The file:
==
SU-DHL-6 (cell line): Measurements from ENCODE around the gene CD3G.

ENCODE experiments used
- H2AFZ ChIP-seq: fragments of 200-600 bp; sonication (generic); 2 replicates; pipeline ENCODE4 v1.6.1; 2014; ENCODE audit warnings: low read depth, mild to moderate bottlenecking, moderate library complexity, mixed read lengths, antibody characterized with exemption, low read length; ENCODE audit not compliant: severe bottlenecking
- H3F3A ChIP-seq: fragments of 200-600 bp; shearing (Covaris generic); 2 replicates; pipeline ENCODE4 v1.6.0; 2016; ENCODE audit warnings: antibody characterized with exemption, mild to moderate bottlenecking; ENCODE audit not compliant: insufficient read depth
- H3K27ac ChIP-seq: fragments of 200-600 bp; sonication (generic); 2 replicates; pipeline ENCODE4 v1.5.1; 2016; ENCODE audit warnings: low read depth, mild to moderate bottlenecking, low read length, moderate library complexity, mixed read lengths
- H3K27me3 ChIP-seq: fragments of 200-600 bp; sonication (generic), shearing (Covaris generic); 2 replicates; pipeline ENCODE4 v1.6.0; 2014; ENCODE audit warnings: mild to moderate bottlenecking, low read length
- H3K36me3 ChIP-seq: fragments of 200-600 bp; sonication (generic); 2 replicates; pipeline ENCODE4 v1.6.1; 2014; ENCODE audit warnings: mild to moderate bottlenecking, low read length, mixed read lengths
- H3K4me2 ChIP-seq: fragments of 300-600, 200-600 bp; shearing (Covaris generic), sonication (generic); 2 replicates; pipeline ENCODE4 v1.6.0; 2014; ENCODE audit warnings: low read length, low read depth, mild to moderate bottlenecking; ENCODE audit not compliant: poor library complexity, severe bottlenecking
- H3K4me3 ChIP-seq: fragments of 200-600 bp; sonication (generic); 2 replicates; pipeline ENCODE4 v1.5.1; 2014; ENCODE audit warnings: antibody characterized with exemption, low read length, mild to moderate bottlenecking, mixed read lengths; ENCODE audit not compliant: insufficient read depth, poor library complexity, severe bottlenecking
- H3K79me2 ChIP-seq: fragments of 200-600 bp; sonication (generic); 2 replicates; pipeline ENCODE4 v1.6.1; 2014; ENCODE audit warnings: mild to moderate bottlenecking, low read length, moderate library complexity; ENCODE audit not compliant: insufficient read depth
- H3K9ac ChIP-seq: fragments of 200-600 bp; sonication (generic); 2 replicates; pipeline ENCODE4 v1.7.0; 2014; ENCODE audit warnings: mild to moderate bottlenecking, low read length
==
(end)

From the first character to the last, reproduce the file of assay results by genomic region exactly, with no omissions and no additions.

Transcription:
SU-DHL-6 (cell line): Measurements from ENCODE around the gene CD3G.

ENCODE experiments used
- H2AFZ ChIP-seq: fragments of 200-600 bp; sonication (generic); 2 replicates; pipeline ENCODE4 v1.6.1; 2014; ENCODE audit warnings: low read depth, mild to moderate bottlenecking, moderate library complexity, mixed read lengths, antibody characterized with exemption, low read length; ENCODE audit not compliant: severe bottlenecking
- H3F3A ChIP-seq: fragments of 200-600 bp; shearing (Covaris generic); 2 replicates; pipeline ENCODE4 v1.6.0; 2016; ENCODE audit warnings: antibody characterized with exemption, mild to moderate bottlenecking; ENCODE audit not compliant: insufficient read depth
- H3K27ac ChIP-seq: fragments of 200-600 bp; sonication (generic); 2 replicates; pipeline ENCODE4 v1.5.1; 2016; ENCODE audit warnings: low read depth, mild to moderate bottlenecking, low read length, moderate library complexity, mixed read lengths
- H3K27me3 ChIP-seq: fragments of 200-600 bp; sonication (generic), shearing (Covaris generic); 2 replicates; pipeline ENCODE4 v1.6.0; 2014; ENCODE audit warnings: mild to moderate bottlenecking, low read length
- H3K36me3 ChIP-seq: fragments of 200-600 bp; sonication (generic); 2 replicates; pipeline ENCODE4 v1.6.1; 2014; ENCODE audit warnings: mild to moderate bottlenecking, low read length, mixed read lengths
- H3K4me2 ChIP-seq: fragments of 300-600, 200-600 bp; shearing (Covaris generic), sonication (generic); 2 replicates; pipeline ENCODE4 v1.6.0; 2014; ENCODE audit warnings: low read length, low read depth, mild to moderate bottlenecking; ENCODE audit not compliant: poor library complexity, severe bottlenecking
- H3K4me3 ChIP-seq: fragments of 200-600 bp; sonication (generic); 2 replicates; pipeline ENCODE4 v1.5.1; 2014; ENCODE audit warnings: antibody characterized with exemption, low read length, mild to moderate bottlenecking, mixed read lengths; ENCODE audit not compliant: insufficient read depth, poor library complexity, severe bottlenecking
- H3K79me2 ChIP-seq: fragments of 200-600 bp; sonication (generic); 2 replicates; pipeline ENCODE4 v1.6.1; 2014; ENCODE audit warnings: mild to moderate bottlenecking, low read length, moderate library complexity; ENCODE audit not compliant: insufficient read depth
- H3K9ac ChIP-seq: fragments of 200-600 bp; sonication (generic); 2 replicates; pipeline ENCODE4 v1.7.0; 2014; ENCODE audit warnings: mild to moderate bottlenecking, low read length